Upon first reading, this statement seems purely ignorant, however it is also perhaps sly propoganda for the igornant reader as well. In partnership with government, industry has invested in highly sucessful environmental stewardship for the benefit our our country, cleaning our waterways and air, providing safe drinking water, protecting wildlife and providing clean workplaces for workers and clean environments for our neighborhoods and recreation. Is the environmental work done? No. Are things getting better? Very much so.
The author of this article is either out of touch with reality or simply wishes to ignore the truth. Is the oil spill bad? Yes. Is BP at fault? As an environmental permit writer for industry including mining and demilitarization, you may rely on the fact that both BP and the government carry equal blame for not providing for fail-safe operations and contingency planning. However, BP and other oil companies do not want to operate in deep water because it is expensive and because it is dangerous. The blame for the spill also lies with environmentalists that ceaselessly impose unrealistic and unsafe requirements on industry via the US Congress. So i ask you, are the environmentalists exempt from taking blame for this oil spill? Maybe yes and maybe no. Remember, there are alot of cooks in the kitchen when big oil designs and permits new operations. Perhaps a forensic approach in tracing the "players" involved in this project and the persons responsibile for design, permitting and operations is warranted to learn the truth beyond the general and political assumptions made in articles such as this one in the Tucson Weekly. Does anyone (especially journalists) have an interest in discovering facts to get to the truth anymore, or is everything just political?
Magpiept is mistaken, Gulf Coast citizens do want a drilliing moratorium of offshore drilling in the Gulf Coast until it will be done safely and correctly, but it is cheaper to drill dangerously and buy off govt. regulators. Corporations own our govt. and thereby own us. Obama will put on a theatrical show, but the oil companies will continue on as usual. Safety means don't keep drilling when you know the blow out preventer is breaking up because you want to save a couple of million dollars by not shuting down the well to fix in when you only plan to cap the well anyway, not produce.(How do you legislate against greed when our legislatures are among the greediest of all?) This well was drilled only to be capped. There is such a glut of oil the wells are drilled out in the gulf and do not produce. (They are not drilled way out there to be kept out of sight so as not to offend rich folks in their boats.) They are kept in reserve until prices are higher, until there is not such an oversupply. This has been done for decades.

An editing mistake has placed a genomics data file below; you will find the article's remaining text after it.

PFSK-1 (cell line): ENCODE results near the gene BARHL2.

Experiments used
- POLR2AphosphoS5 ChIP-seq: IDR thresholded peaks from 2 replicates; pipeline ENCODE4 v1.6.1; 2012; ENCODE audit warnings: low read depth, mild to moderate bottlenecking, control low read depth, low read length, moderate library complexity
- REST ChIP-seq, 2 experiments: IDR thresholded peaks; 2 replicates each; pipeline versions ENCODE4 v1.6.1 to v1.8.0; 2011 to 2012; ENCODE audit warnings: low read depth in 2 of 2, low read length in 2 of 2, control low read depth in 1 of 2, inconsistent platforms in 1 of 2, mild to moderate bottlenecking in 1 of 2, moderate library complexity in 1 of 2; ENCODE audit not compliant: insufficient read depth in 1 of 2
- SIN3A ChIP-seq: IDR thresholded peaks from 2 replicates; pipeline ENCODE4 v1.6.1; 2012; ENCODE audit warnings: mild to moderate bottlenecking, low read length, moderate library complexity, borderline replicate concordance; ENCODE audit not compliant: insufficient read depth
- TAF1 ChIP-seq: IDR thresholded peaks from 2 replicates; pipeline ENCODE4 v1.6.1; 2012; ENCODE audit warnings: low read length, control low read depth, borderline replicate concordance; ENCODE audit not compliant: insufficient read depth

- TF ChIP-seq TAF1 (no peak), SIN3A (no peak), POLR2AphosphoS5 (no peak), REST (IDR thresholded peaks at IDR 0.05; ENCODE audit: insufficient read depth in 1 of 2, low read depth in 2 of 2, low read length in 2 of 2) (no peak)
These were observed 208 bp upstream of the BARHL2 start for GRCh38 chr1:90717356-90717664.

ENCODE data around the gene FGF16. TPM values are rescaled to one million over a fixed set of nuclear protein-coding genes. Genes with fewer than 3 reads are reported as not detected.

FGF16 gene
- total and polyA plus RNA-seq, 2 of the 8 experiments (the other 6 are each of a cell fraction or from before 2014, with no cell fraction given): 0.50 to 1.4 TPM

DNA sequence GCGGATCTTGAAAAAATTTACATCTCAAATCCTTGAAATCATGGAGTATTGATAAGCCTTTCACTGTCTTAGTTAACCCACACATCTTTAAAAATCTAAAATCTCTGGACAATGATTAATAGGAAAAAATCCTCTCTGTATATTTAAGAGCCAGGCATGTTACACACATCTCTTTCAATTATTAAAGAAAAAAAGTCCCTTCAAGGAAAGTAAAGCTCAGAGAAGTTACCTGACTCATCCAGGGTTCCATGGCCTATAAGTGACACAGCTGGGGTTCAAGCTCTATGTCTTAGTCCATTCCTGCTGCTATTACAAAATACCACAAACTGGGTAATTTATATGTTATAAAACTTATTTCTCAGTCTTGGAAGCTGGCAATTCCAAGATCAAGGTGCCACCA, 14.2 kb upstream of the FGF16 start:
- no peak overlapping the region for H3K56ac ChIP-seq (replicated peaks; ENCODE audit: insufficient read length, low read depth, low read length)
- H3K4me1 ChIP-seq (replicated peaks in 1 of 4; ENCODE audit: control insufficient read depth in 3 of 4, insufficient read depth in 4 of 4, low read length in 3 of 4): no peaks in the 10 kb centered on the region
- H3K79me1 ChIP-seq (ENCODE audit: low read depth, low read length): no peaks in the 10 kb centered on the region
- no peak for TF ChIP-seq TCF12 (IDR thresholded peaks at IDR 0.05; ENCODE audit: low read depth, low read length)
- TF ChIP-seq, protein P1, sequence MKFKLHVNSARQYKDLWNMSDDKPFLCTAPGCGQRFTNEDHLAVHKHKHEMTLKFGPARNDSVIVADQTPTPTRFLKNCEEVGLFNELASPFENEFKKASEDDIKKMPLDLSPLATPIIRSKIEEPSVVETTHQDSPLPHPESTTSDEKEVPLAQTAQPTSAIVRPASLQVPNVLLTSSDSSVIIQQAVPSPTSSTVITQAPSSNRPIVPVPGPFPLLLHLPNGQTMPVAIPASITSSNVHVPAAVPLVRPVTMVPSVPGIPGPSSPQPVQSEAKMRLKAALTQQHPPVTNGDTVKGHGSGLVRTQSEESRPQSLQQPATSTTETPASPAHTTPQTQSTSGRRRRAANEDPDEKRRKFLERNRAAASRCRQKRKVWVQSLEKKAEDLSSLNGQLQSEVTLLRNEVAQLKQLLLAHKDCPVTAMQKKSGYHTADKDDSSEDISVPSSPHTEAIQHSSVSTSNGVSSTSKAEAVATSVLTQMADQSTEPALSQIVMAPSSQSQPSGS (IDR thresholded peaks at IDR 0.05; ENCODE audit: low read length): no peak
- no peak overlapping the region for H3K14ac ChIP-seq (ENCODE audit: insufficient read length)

The loss from the oil blow out (NOT spill) can not be calculated. It is the loss of the environment, the wildlife, the entire way of life. It isn't just that we can no longer buy fresh, fat blue/gray Gulf shrimp that release the sweet,salty aroma of the Gulf of Mexico we love so much, it is that people depending on the Gulf for their livelihood from seafood, tourism, and every other business on the coast are seeing their lives destroyed along with the wildlife from the Gulf, marshes, estuaries. Businesses are shutting down, homes are facing foreclosure, cars are being repossed, families are breaking up, mental health is breaking down. Oil is poison. We have hurricanes and they will spread the oil, perhaps destroy our homes with oil and homeowner's insurance doesn't cover loss from toxic substances.
Thirty seven years ago an environmental professor at university told us "America was built by the internal combustion engine and it will be destroyed by the internal combustion engine." We have known this for decades. And still we live by oil and in the Gulf Coast it appears we are dying by it. We are heartbroken. Think if you woke one day and the Santa Catalinas and surrounding mountains were gone, the desert was covered in poison that keeps on coming, the wildlife was dying and you may die next. Your face bankruptcy also.
Arizona can build solar, West Texas and other areas can have wind farms and water power. It is a start. No matter how small a step, we can be more intelligent than Ms. Downing's neighbors and buy fuel efficient cars. My lovely, safe, comfy Lexus gets 14.9 mpg in light city traffic and 18.9 on the highway. I love my car and I deserve it. But I deserve more. I just ordered a hybrid.
There are many more choices.